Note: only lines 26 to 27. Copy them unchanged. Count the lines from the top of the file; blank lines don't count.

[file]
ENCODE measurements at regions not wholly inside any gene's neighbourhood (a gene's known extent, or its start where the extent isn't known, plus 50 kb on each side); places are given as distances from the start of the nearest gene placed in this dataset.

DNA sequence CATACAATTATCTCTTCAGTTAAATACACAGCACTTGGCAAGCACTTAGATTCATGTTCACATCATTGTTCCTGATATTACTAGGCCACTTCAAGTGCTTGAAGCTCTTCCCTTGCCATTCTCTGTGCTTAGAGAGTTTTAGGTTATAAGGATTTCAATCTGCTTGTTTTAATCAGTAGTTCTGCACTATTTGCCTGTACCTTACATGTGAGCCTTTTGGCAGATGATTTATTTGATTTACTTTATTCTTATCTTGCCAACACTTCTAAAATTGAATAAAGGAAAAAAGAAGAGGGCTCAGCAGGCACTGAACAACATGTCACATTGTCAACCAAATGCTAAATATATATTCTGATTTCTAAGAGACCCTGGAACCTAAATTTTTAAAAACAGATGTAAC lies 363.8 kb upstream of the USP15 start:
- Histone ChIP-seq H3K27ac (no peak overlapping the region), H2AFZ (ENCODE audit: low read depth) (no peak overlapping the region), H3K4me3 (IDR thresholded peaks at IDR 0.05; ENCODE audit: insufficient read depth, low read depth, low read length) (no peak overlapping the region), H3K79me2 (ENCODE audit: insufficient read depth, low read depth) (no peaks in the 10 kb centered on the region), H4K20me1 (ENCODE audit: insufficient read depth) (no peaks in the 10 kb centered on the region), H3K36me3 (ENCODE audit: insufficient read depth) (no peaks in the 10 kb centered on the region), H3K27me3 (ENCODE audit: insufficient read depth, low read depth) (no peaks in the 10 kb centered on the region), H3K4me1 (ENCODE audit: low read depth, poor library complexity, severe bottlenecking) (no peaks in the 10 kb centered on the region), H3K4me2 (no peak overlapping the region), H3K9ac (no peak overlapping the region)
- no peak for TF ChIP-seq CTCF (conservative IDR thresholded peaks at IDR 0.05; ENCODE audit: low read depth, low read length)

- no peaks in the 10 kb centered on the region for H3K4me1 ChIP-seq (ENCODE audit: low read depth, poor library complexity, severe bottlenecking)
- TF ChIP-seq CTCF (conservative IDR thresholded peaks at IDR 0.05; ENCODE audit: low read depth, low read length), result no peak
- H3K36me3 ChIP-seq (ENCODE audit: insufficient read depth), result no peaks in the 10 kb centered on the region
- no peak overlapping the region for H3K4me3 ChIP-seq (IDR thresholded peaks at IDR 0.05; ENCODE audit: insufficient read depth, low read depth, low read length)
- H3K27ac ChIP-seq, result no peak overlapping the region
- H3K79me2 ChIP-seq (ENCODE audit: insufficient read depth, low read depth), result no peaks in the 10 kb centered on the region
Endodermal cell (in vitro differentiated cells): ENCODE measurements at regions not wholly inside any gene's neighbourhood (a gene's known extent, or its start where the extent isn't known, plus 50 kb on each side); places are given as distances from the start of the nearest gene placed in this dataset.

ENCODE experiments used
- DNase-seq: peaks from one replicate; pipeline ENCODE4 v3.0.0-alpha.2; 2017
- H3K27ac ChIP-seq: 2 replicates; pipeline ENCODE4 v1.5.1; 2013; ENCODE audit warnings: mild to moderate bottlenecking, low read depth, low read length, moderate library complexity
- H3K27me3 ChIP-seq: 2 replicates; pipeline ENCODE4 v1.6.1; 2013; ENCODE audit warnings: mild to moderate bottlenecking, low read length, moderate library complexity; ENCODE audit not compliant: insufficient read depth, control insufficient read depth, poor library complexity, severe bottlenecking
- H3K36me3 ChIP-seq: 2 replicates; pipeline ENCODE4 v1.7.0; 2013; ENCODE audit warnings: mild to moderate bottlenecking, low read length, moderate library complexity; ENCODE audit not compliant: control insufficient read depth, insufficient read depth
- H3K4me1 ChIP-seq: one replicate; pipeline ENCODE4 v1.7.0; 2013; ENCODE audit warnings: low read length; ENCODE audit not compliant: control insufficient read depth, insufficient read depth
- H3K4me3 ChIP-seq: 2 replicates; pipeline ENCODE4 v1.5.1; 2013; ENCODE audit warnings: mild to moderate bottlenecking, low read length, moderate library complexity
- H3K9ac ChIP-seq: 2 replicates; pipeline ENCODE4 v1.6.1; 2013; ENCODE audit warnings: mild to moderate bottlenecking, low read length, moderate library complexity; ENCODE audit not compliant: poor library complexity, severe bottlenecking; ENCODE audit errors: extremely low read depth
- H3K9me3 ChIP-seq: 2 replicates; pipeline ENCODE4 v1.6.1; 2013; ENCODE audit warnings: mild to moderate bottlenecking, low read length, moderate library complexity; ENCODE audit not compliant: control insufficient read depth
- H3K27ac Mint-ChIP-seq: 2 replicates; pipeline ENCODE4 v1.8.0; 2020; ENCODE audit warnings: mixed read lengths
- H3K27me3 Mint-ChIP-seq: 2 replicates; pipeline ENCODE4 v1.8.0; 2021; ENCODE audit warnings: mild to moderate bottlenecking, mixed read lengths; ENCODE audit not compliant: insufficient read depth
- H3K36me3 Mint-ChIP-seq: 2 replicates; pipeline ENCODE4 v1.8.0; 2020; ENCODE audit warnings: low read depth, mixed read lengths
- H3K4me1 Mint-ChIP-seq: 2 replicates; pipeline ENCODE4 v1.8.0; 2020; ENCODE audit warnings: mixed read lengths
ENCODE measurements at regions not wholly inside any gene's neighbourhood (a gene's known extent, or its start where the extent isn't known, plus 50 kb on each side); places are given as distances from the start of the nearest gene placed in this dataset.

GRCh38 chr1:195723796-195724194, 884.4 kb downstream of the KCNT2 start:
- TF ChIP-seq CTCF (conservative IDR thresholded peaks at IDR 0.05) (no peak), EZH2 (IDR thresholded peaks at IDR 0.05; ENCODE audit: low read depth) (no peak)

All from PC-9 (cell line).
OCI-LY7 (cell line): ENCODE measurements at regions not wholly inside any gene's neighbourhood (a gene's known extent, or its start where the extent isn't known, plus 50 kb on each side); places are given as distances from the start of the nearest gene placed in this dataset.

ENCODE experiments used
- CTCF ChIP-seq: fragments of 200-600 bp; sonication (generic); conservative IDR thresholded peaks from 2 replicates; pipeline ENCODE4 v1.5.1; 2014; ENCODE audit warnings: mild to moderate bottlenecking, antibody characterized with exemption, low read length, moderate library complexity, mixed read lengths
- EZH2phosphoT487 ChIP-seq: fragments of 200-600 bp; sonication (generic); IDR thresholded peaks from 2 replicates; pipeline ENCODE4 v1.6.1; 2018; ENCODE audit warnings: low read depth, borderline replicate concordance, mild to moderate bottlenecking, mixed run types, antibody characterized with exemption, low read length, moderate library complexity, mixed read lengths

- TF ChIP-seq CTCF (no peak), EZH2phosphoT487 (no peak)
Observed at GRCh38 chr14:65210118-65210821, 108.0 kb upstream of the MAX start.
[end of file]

GRCh38 chr1:195723796-195724194, 884.4 kb downstream of the KCNT2 start:
- TF ChIP-seq CTCF (conservative IDR thresholded peaks at IDR 0.05) (no peak), EZH2 (IDR thresholded peaks at IDR 0.05; ENCODE audit: low read depth) (no peak)